After reading the recent review by Pulitzer Prize-winning food critic Jonathan Gold of Tempura Endo’s Beverly Hills restaurant I thought it was high time I went to the original. Tempura Endo Yasaka in Kyoto is housed in an ornate wooden teahouse south of Gion; waiting staff in delicate light blue kimonos wait outside for guests at their appointed time of arrival. If it all feels a little elite, it’s probably because more than a few of the elite have dined at Endo during its 100-plus years of frying food.
The main dining area seats around 16 people. The best seats in the house are those nearest the fryer, which is covered with a beautiful copper hood. Unlike Endo’s California outpost, there was no Kenny G playing on repeat. Instead, the sound of happy chatter filled the air, which is rather unusual at high-end restaurants in Japan.
Endo’s take on tempura is tied to kaiseki ryōri (traditional multicourse cuisine): the meal moves through a series of carefully considered courses, with a focus on seasonal ingredients.
It’s exquisite, expensive and extensive — lunch takes the best part of two hours. Both lunch and dinner have three omakase (chef’s selection) courses; my advice is to go with the mid-priced option.
Unsurprisingly, what you get is mostly tempura. Endo’s take on the tempura canon includes a few standouts, particularly the tai (seabream), which was wrapped inside a perilla leaf and encrusted in fried batter. The shiitake mushroom comes wrapped in minced prawn and a thin coat of batter. (A quick word about Endo’s batter: It’s light enough that it might take off and ascend into heaven, except the team of chefs endow it with gravitas and crunchiness.) But, there are also brief forays beyond tempura, as with the opening dish of yuba, delicate layers of tofu skin. This is a well-considered primer, because the best tempura is also an exercise in delicacy. Endo does this well, even with his other non-tempura dishes: The salad of sweet potato — diced thin-as-a-thread, flash fried and served with daikon in a lime dressing — was glorious.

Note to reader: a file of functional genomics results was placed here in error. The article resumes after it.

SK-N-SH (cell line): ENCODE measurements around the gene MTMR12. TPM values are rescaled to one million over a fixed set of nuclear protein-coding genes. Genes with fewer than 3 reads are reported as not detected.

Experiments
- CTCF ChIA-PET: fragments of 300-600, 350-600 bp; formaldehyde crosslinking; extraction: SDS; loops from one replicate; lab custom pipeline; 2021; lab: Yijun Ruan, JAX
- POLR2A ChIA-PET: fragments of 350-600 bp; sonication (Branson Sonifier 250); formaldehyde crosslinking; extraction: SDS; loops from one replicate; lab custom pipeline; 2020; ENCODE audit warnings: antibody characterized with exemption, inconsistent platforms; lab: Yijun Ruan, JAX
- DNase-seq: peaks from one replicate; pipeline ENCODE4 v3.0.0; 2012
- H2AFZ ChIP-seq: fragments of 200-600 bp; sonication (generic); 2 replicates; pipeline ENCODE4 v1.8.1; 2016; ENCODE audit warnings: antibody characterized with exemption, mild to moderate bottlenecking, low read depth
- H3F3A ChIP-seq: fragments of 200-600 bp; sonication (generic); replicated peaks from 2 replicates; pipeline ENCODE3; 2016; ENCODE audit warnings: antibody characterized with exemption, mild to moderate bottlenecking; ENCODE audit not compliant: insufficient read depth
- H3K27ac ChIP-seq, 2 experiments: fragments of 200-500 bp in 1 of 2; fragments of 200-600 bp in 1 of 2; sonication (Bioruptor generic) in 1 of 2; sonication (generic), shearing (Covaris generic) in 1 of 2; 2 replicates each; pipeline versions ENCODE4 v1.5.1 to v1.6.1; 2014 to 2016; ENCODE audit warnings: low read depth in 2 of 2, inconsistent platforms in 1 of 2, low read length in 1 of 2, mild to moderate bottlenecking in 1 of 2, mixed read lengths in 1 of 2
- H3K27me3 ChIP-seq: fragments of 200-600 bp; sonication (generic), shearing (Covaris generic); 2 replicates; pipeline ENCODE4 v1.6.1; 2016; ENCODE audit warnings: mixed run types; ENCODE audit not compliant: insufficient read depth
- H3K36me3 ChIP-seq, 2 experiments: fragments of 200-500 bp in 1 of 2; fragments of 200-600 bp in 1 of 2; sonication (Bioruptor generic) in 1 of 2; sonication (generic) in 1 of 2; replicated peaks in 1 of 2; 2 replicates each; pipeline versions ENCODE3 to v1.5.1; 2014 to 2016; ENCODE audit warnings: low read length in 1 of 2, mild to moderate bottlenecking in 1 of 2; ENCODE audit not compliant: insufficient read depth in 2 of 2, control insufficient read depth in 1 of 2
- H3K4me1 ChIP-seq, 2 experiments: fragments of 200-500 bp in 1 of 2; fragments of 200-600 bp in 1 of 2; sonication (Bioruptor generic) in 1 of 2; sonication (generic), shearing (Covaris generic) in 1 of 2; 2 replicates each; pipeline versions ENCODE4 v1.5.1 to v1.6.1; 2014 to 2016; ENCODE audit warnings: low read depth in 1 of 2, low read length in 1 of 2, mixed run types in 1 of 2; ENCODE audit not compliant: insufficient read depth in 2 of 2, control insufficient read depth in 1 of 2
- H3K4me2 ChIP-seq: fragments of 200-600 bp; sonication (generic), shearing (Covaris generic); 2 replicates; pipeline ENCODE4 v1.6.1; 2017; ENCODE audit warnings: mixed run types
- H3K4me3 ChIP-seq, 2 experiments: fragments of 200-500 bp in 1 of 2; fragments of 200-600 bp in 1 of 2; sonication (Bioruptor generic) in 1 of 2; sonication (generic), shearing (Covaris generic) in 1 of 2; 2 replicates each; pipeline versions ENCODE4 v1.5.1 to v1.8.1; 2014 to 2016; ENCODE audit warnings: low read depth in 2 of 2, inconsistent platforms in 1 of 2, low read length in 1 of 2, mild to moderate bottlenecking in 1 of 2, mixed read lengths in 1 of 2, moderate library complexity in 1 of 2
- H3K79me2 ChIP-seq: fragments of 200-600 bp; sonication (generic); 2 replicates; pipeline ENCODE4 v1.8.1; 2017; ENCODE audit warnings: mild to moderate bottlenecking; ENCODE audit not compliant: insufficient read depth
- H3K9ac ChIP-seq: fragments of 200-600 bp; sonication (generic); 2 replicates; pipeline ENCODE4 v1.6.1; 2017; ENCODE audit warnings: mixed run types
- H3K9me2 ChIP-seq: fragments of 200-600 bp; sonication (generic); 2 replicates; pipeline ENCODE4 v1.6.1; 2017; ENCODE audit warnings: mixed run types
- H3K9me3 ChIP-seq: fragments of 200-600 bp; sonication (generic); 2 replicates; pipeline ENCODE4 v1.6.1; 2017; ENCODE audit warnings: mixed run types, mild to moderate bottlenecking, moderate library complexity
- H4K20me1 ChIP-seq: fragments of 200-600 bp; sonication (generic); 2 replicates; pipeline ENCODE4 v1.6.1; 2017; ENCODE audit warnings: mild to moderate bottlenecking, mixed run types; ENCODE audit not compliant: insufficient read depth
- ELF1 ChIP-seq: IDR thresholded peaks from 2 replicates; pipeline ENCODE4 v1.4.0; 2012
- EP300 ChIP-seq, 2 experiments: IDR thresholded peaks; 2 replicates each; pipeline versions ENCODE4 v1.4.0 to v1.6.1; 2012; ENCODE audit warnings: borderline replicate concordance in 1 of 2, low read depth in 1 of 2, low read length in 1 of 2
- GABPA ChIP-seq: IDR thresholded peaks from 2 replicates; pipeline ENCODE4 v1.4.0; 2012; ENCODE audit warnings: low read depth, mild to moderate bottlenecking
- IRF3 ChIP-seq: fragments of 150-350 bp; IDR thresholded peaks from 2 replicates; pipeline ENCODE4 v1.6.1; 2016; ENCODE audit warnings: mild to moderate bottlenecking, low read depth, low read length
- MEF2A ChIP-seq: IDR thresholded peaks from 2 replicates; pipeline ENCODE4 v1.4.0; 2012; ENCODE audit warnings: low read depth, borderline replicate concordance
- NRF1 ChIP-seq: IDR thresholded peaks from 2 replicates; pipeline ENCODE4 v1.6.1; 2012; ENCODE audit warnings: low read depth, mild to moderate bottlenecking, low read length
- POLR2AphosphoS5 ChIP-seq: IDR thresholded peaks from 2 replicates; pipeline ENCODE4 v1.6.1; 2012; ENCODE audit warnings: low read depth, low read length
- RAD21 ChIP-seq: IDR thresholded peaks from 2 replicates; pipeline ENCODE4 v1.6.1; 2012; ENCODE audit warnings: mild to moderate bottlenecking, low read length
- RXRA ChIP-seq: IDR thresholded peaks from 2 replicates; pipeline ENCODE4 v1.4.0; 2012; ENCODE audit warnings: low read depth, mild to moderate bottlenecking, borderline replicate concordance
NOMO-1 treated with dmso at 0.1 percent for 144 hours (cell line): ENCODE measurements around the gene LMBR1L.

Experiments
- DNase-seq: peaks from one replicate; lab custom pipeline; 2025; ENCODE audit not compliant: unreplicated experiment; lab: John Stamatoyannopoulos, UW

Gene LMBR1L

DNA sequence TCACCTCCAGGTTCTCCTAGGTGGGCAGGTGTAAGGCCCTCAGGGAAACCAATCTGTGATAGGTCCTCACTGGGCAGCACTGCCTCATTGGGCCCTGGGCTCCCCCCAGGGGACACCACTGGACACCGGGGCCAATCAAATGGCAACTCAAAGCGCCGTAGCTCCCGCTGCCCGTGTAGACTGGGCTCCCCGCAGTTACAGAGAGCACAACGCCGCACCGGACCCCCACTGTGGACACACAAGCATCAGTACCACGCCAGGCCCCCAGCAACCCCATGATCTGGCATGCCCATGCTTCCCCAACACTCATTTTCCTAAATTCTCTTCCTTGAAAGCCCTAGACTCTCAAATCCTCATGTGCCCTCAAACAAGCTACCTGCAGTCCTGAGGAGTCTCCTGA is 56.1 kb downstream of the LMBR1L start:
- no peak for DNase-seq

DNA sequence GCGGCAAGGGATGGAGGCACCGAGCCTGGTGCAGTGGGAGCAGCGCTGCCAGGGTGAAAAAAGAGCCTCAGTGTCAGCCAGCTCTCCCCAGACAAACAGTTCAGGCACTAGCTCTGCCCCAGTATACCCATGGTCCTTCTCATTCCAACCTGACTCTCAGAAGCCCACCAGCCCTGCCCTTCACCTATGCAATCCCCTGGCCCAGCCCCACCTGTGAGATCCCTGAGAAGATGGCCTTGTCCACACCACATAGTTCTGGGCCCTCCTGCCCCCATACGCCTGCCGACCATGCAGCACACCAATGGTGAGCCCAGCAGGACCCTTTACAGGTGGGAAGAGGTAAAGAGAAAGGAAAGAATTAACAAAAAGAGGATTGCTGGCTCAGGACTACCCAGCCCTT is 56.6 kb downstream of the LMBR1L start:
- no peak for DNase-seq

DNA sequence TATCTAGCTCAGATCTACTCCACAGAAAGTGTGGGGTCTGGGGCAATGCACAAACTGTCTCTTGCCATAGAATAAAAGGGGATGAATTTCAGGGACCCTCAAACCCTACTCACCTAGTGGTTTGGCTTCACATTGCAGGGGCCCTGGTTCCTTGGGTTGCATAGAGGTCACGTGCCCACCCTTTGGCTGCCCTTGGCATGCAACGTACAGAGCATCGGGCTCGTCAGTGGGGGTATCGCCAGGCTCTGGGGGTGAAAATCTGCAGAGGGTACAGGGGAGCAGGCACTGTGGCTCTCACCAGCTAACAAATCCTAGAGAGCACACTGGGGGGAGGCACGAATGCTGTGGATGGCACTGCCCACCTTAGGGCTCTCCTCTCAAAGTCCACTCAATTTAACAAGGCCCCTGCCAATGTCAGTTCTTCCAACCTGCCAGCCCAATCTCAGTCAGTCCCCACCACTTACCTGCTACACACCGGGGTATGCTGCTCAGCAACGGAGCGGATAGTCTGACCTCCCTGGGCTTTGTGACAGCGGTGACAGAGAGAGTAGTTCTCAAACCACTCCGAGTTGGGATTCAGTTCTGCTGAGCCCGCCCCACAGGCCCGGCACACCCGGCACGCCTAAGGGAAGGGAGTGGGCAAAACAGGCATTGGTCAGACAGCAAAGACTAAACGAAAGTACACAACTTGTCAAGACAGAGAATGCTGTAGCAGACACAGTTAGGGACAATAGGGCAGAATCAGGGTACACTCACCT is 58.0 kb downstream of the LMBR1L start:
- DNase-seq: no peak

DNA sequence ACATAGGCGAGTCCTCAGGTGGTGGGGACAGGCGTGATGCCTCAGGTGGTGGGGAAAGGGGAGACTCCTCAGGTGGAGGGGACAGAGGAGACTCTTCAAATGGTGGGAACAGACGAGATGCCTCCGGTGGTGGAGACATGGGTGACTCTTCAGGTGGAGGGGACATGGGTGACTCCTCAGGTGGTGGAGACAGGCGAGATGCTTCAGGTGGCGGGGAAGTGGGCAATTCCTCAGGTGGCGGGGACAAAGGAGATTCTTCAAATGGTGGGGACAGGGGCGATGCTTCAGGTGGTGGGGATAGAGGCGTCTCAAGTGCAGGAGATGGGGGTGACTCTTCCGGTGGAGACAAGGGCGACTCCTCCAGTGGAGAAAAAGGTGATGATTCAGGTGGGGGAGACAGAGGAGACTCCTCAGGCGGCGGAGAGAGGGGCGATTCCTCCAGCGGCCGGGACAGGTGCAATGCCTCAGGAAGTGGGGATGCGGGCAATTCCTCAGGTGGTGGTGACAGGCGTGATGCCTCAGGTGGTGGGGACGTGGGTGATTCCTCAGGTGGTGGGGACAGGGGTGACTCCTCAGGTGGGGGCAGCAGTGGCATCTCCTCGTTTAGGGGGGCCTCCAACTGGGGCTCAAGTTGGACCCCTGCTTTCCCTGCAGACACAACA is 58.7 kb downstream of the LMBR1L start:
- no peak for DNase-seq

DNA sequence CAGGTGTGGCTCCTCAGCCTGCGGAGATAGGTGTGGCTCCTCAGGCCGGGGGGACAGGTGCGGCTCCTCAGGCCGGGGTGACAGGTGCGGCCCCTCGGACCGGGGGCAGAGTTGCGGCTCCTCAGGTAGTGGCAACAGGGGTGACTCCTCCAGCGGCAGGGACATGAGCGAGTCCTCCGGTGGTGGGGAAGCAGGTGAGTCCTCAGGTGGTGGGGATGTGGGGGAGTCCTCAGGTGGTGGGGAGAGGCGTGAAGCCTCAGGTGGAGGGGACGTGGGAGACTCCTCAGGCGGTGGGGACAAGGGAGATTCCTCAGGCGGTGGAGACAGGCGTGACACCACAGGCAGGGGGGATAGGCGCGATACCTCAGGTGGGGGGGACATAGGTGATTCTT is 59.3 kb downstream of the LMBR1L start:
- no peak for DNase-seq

These all win on sensation. Your mouth grapples to deal with the layers of different textures and flavors. You could say the mission statement of tempura is to empower seafood and vegetables. Its sounds trite, but at Endo you’ll eat your reservations.
The opening serving of corn tempura is Endo’s signature dish, but the kamonasu, a Kyoto heirloom aubergine, should be. When it arrives, it looks like a wedge of sweet potato. The hard crust allows you to almost scoop it up before it melts away blissfully.
All tempura dishes are paired with salt, matcha powder and tentsuyu (tempura dipping sauce) and the chefs explain how to pair each condiment with each dish.
Gold was right about the tendon, a bowl of rice softened with soy sauce, which comes after the tempura courses. It’s superb, despite its simplicity. One reason you might choose Kyoto’s Endo over LA’s is price. Dinner for two in Beverly Hills with drinks can set you back $600, which is roughly twice the price of dinner in Kyoto.